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The game needs characters. Enter John Kosmina

by Sebastian Hassett on Dec 22, 2011

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“It’s not often you get a second chance at things … and it’s a challenge I couldn’t knock back.”

With those words, John Kosmina was an A-League coach again. Can you believe it? I’m still getting my head around it.

Gary van Egmond back at Newcastle? It was always half a chance. Gary Cole getting on board with Sydney FC? Far fetched. But ‘‘Kossie’’ back in the A-League? As a coach? Hard to imagine. Next they’ll be telling us that Steve McMahon is back at Perth Glory.

And yet it will have taken Kosmina all of five minutes to feel part of the furniture once again, and all of five seconds for the rest of us to decide whether we love him or hate him. He divides opinion and creates talking points - which is better than not being talked about at all.

Upon his sacking in January 2009, I wrote a column saying that Kosmina would get another chance at this level. At the time, I believed it. Almost three years on, the game has changed so much - and our coaches have changed so much - that I found Sunday’s news a big shock. Evidently, so did he.

For what it’s worth, I rate Kosmina as a person. I love his bullish demeanour, his heart-on-sleeve approach and all that goes with it. He’s anything but a modern coach but so what? Kosmina isn’t the norm any more, but we shouldn’t get so wrapped up in our own evolution as a football nation that we must render him a dinosaur, as some want. There’s room for characters. There has to be.

The last time I saw Kosmina, he was yelling at me for being late to a bus he was commandeering for the Green and Gold Army at last year’s World Cup. A pointed spray - they always are - was finished with: ‘‘typical bloody journo’’. Some things never change.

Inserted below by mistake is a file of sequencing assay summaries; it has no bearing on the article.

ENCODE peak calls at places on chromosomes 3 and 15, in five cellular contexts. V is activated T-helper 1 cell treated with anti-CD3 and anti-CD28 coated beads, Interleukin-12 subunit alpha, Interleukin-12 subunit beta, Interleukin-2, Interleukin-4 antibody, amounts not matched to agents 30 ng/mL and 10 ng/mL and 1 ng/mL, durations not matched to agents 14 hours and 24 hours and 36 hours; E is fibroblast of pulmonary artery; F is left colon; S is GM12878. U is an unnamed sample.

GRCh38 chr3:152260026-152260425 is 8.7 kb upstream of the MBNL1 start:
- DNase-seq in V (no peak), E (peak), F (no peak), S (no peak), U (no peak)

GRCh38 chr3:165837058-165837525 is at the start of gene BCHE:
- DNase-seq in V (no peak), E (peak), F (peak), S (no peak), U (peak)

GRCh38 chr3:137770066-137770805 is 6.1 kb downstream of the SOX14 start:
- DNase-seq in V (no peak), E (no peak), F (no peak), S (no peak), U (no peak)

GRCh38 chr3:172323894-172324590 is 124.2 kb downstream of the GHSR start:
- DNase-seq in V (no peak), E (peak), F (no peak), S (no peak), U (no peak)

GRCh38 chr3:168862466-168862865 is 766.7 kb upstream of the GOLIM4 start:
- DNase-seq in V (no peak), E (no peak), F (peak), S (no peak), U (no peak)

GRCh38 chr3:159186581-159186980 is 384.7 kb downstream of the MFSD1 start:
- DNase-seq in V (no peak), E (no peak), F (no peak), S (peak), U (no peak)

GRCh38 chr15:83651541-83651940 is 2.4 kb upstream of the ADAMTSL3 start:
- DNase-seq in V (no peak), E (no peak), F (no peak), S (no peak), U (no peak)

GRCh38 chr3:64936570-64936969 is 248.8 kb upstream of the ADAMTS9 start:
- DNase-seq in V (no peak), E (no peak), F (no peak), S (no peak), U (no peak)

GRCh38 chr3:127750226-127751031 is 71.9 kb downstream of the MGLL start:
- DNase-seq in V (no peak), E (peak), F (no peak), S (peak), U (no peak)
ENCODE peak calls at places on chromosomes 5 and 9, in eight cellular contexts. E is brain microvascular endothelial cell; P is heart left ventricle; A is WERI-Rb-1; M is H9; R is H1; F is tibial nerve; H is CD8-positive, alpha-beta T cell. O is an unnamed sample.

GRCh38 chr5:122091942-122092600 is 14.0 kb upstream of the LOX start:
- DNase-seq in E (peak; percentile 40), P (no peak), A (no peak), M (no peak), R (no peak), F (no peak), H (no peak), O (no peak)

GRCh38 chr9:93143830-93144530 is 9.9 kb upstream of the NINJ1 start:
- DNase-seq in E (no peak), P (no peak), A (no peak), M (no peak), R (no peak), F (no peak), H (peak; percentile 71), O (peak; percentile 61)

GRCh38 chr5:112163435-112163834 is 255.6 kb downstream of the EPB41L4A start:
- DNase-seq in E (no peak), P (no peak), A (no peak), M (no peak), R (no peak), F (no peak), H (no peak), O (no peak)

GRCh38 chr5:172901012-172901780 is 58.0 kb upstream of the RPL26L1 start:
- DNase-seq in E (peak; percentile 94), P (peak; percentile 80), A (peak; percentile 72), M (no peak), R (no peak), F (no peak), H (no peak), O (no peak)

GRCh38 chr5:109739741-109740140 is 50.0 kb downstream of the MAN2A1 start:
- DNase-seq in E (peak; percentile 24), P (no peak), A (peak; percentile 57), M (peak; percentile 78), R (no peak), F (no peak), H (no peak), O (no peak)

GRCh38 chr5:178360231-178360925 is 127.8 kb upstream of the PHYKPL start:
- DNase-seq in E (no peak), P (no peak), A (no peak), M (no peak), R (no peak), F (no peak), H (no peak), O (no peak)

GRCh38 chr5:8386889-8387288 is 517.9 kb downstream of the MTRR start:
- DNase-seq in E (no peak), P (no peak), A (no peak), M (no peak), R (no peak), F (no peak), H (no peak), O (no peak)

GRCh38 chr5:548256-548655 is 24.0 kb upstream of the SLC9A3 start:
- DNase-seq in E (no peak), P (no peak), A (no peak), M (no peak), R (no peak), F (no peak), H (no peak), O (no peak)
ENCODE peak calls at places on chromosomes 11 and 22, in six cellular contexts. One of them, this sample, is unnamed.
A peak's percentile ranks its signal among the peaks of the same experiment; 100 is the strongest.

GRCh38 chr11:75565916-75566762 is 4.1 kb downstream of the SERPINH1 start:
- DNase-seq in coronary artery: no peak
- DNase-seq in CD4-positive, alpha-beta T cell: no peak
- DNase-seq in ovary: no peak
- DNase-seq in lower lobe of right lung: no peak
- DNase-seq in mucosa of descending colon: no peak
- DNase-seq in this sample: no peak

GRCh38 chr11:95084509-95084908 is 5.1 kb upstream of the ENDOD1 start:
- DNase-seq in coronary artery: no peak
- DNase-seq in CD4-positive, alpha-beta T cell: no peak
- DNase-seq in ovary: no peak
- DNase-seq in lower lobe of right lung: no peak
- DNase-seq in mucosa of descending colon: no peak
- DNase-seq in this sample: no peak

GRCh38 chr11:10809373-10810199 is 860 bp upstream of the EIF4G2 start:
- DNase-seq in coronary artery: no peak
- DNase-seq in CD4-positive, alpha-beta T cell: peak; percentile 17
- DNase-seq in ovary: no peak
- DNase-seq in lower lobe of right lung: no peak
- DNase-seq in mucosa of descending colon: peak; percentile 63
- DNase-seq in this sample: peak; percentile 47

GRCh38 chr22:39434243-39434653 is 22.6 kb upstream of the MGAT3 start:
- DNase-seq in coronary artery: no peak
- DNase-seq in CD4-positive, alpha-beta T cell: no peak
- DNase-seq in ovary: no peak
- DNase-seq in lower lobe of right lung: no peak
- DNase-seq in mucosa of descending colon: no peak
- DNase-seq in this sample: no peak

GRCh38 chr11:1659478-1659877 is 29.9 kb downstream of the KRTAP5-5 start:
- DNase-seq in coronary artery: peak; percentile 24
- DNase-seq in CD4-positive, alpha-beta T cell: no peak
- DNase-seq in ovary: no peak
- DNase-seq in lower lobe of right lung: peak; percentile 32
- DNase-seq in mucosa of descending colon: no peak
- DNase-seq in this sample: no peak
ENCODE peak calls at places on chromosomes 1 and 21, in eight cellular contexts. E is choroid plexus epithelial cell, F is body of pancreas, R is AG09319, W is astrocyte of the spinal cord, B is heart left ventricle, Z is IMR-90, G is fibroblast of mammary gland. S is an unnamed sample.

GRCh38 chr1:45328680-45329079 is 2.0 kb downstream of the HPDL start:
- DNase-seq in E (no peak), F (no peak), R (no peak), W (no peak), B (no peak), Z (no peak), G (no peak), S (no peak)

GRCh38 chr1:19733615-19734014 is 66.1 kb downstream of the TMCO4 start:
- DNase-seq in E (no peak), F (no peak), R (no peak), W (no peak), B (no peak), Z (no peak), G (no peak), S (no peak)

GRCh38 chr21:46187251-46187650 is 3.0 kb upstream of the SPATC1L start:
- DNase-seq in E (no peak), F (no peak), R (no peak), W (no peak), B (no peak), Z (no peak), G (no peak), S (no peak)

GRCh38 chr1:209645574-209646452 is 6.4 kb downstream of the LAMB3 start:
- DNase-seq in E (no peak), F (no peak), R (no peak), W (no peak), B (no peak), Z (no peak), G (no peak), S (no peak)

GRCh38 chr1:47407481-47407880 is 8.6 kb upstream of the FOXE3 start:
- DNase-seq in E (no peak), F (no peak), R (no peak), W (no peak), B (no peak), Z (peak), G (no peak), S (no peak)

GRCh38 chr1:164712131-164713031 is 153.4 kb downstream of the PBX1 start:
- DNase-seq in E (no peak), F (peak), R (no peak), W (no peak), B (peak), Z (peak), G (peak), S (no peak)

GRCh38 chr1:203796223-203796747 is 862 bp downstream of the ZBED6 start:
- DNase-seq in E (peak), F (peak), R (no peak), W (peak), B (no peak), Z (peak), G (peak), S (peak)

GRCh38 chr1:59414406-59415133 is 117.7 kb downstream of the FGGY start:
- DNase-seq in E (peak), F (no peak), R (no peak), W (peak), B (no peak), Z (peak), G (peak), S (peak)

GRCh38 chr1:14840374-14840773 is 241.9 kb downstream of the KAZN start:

Kosmina has the most potent mix of passion and parochialism imaginable, and that goes a long way in Adelaide. It goes further in South Australia than it does in any other state (even Queensland).

There’s a common theory out there among the fans that Kosmina is more talker than thinker, that his one-liners and stand-offs are worth more than his tactical nous.

I don’t know about that.

Graham Arnold thought highly enough of him to take him as his assistant to the 2007 Asian Cup. Granted, Australia underperformed, but Arnold has only gone on to better things. Why can’t his old strike partner?

What you see is what you get with Kossie. I’m sure he’s wanted to grab me by the throat more than once, and vice-versa. But you always know where you stand.

Late to a press conference? You know you’re going to get baked. Prepared to have a beer or two with him? You’ll learn something you didn’t expect.

I’m not saying he’ll solve Adelaide United’s woes but at a time when the dressing room is falling apart, Kosmina might be the man to patch it up. Straight away, he admitted he didn’t see a ‘‘team’’ feeling in the squad. He’ll fix that. Expect more than a few bonding sessions in the weeks ahead.

Whatever happens, it’s just an interim appointment. I’m not sure if he’ll get the job permanently, but I hope he does well. He’s given the game a fair bit over the years.

More than anything, I’m looking forward to the first spray he hands out. Who knows, I might be on the receiving end. I secretly hope so.

Either way, it’s good to have him back.